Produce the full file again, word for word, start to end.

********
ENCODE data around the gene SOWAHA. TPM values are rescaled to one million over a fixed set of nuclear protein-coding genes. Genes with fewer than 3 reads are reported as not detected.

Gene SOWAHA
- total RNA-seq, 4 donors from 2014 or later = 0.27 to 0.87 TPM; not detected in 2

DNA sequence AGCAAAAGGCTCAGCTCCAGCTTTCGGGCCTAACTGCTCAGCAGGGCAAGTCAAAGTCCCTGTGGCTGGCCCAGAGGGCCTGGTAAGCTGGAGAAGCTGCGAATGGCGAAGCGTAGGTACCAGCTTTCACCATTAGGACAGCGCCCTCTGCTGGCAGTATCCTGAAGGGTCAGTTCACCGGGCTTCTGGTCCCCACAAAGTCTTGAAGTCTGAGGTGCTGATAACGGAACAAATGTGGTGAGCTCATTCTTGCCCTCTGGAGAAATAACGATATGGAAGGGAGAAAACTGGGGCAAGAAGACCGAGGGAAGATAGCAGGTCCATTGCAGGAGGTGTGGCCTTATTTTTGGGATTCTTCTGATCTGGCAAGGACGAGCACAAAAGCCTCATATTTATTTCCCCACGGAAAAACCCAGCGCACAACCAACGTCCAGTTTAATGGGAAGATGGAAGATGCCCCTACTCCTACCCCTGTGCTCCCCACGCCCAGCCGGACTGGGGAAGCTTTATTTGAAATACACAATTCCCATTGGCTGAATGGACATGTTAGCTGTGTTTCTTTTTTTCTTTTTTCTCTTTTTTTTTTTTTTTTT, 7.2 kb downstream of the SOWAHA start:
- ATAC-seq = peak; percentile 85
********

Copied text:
ENCODE data around the gene SOWAHA. TPM values are rescaled to one million over a fixed set of nuclear protein-coding genes. Genes with fewer than 3 reads are reported as not detected.

Gene SOWAHA
- total RNA-seq, 4 donors from 2014 or later = 0.27 to 0.87 TPM; not detected in 2

DNA sequence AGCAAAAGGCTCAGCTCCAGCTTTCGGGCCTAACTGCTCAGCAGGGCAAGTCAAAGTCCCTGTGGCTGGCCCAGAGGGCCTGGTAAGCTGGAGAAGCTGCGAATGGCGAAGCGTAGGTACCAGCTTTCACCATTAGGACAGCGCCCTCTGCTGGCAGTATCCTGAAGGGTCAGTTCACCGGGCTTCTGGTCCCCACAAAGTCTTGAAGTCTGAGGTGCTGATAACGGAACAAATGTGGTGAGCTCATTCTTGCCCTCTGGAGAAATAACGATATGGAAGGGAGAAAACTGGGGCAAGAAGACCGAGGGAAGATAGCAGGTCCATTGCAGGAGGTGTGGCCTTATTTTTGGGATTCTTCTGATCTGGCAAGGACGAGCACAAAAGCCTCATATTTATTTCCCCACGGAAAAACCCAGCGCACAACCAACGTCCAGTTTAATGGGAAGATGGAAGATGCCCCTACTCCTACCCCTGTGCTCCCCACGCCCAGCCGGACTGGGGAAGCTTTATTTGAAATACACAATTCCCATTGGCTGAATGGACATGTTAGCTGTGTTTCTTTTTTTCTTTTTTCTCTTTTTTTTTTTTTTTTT, 7.2 kb downstream of the SOWAHA start:
- ATAC-seq = peak; percentile 85